- The Washington Times - Monday, June 25, 2001


There's a ball club in Brooklyn.
The team they call "Dem Bums."
But keep your eyes right on them.
And watch for the hits and runs.

Organist Gladys Gooding played the Brooklyn Dodgers' theme song before and after the final game at Ebbets Field on the gloomy night of Sept. 24, 1957. In between, the Dodgers beat the Pittsburgh Pirates 2-0. And then they were gone to Los Angeles, taking with them what had been a way of life in the Borough of Churches.
The Dodgers had won six pennants in 10 years after capturing the heart and soul of a nation by introducing Jackie Robinson as the first black player in Organized Baseball since 1884. It didn't matter.
Just two years earlier, the Dodgers had electrified the borough by beating the New York Yankees in the World Series after five failures, prompting the New York Daily News to proclaim "Who's a Bum?" on its front page. That didn't matter either.
After years of fruitless and perhaps insincere negotiations with New York City over the building of a domed stadium to replace tiny Ebbets, Dodgers owner Walter O'Malley was ready to reap the rewards of bringing major league baseball to the West Coast. He had persuaded Giants owner Horace Stoneham to move the New York Giants to San Francisco. And now both parties to the most heated rivalry in sports were going, going, gone.
Understandably, O'Malley's name was anathema in Brooklyn. TV talkmeister Larry King, a teen-ager then, liked to tell how he and a friend decided to select the three most evil men in history and compare lists.
Their choices were identical: Hitler, Stalin, O'Malley.
At one time, 3 million citizens lived in Brooklyn, a place where individuality and pride reigned supreme. But now, in the '50s, people were fleeing the crowded streets for the open air and green fields of Long Island. Block by block and neighborhood by neighborhood, the Dodgers' fan base was disappearing.
Meanwhile, the team was growing old. Captain Pee Wee Reese was nearly 40 in '57. Ace Carl Erskine's arm was too sore for him to pitch more than once a week. Catcher Roy Campanella had a miserable season after a careless doctor cut a nerve in his hand during routine surgery; his career would end that winter when he was permanently paralyzed in an auto accident. Center fielder Duke Snider needed knee surgery. Right fielder Carl Furillo, a k a "the Reading Rifle," had bad knees.
And Robinson, who personified the Dodgers to fans and non-fans across the country, was gone. He had retired after the 1956 season when, unbelievably, the club traded him to the hated Giants. The glory days were becoming a memory now. The Dodgers would finish a distant fourth in '57 as the Milwaukee Braves cheered every night by adoring capacity crowds swept to their first pennant. The following season in Los Angeles, the Dodgers would limp home seventh before reviving to win the pennant in '59 with an almost entirely new cast.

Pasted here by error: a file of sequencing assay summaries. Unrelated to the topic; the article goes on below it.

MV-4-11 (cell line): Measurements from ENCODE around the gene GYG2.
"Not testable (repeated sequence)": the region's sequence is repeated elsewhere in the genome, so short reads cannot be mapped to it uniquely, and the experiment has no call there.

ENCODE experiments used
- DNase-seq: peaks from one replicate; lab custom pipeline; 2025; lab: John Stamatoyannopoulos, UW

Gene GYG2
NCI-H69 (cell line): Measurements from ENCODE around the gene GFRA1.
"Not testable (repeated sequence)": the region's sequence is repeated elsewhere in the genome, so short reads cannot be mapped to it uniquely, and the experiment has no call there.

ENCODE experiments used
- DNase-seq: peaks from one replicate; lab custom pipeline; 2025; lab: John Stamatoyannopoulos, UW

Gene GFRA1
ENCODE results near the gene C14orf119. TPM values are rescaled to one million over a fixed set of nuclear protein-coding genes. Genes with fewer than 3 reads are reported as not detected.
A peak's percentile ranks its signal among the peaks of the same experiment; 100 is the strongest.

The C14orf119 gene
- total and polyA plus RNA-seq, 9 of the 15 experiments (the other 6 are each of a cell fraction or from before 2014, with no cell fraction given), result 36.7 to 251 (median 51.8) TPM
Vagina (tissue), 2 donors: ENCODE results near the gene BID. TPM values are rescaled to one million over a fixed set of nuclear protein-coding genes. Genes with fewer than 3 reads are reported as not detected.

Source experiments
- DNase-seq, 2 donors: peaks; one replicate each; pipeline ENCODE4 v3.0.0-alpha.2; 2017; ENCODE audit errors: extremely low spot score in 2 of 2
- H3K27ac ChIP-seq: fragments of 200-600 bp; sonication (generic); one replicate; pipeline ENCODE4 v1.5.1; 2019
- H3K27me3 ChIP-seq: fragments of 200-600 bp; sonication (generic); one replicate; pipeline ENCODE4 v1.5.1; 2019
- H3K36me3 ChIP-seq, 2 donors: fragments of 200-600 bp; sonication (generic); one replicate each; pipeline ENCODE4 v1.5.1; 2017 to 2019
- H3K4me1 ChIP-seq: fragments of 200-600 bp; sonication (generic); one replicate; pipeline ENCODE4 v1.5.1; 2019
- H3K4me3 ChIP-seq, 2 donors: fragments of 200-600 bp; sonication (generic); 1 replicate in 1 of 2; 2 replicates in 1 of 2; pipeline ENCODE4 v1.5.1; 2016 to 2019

Although the Dodgers ironically drew more than a million in their last season, only 6,702 fans subjected themselves to the final home game, many with moist eyes. Gooding, an Ebbets Field fixture, did her best to turn the tears into a flood. After the Bums scored in the first inning, she banged out "Am I Blue" and "After You're Gone." The scoring of a second run in the third inning produced "Don't Ask Me Why I'm Leaving." As the game neared an end mercifully, it required only two hours and three minutes the small gathering heard "Que Sera Sera" and "Thanks For the Memory."
After the final out, P.A. announcer Tex Rickards issued his customary request that spectators not go onto the field. It was ignored, of course, as fans rushed to snatch any blade of grass or handful of dirt that could serve as a sad souvenir.
Meanwhile, Gooding kept at it. She played "May the Good Lord Bless You and Keep You" and then, inevitably, "Auld Lang Syne." The Dodgers disappeared into their dugout. The ground crew raked the infield, covered the mound and plate and did other landscaping chores as if a game were scheduled the next day.
Campanella hosted a beer and crab fingers farewell party for the players in the clubhouse. The Brooklyn Dodgers then went to Philadelphia for their final three games of the season. And then, literally, a baseball era ended.
The wrecking ball arrived at Ebbets on Feb. 23, 1960, a properly solemn occasion. Members of the ground crew were attired in blue-and-white windbreakers like those the Dodgers had worn. More than 200 people, including several former players, heard Lucy Monroe sing the national anthem, as she had before hundreds of games. Weeks later, the cornerstone was sold to Warren Giles, president of the National League, for $500. Appropriately, it went to the Baseball Hall of Fame.
A high-rise apartment building was erected on the site of Ebbets Field, and a playground across the street was named in honor of Jackie Robinson. And ultimately a great baseball silence descended.
In 1962, the National League returned to New York with the birth of Casey Stengel's expansion Mets. The team's colors were blue (for the Dodgers) and orange (for the Giants), and it played in the Polo Grounds until Shea Stadium opened in 1964. Horrid at first, the Mets won pennants in 1969, 1973, 1986 and 2000. Generations of children grew up knowing little, if anything, about the Brooklyn Dodgers.
Not for 44 years would professional baseball return to Brooklyn. Tonight in spanking new KeySpan Park at Coney Island, the Brooklyn Cyclones will play their first home game in the short-season Class A New York-Penn League.
A minor league team where the Boys of Summer once cavorted? For fans old enough to remember "Dem Bums," it will be a most bittersweet evening.

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